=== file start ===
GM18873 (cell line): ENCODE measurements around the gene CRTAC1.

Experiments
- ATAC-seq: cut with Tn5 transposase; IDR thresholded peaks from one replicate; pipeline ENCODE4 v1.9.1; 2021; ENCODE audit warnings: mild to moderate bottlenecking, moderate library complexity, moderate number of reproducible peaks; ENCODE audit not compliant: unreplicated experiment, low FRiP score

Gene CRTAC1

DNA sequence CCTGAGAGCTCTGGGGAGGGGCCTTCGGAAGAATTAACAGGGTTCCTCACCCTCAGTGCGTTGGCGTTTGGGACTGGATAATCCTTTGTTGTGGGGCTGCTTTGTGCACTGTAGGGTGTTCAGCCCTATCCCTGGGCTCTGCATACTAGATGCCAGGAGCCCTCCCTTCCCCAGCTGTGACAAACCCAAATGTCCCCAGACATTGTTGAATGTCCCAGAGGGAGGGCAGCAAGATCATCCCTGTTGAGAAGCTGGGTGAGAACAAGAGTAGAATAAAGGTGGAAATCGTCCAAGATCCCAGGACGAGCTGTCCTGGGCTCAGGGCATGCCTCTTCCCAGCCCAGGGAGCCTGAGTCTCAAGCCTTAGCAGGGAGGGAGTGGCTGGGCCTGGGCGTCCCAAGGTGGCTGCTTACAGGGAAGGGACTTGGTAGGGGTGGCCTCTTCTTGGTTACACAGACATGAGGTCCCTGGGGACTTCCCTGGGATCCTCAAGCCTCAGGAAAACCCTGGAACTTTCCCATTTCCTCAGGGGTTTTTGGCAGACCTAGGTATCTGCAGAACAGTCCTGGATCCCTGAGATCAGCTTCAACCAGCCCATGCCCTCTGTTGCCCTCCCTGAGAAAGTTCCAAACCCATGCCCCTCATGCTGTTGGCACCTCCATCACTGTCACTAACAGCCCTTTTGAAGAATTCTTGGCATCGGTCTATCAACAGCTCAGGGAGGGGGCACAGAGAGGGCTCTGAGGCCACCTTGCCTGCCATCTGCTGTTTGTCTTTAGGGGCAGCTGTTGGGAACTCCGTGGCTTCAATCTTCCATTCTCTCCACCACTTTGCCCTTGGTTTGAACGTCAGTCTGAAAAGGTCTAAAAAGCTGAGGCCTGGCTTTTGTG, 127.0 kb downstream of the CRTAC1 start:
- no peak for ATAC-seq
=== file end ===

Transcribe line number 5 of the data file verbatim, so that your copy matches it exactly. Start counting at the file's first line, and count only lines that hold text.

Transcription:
DNA sequence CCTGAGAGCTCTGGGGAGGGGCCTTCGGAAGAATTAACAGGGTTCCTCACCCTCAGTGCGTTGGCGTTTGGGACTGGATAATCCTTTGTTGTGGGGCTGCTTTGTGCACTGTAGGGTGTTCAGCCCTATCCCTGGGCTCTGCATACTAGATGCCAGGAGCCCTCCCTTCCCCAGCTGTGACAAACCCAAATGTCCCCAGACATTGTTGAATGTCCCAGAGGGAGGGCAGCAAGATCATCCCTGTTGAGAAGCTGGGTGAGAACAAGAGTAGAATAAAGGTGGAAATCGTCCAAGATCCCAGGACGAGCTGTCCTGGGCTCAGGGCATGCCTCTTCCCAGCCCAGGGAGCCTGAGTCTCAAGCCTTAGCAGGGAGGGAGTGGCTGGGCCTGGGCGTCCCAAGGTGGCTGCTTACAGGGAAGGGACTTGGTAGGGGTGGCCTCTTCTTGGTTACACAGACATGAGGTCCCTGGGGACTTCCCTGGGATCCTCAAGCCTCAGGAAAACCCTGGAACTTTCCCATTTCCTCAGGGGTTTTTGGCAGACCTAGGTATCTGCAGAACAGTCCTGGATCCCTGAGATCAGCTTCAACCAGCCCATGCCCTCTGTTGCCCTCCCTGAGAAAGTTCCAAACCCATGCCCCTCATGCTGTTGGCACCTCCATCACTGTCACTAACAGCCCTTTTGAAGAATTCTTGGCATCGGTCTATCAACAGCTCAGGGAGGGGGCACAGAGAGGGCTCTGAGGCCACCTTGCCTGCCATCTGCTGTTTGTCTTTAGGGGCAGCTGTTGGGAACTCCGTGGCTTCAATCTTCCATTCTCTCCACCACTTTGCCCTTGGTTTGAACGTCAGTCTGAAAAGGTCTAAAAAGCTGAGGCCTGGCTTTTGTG, 127.0 kb downstream of the CRTAC1 start: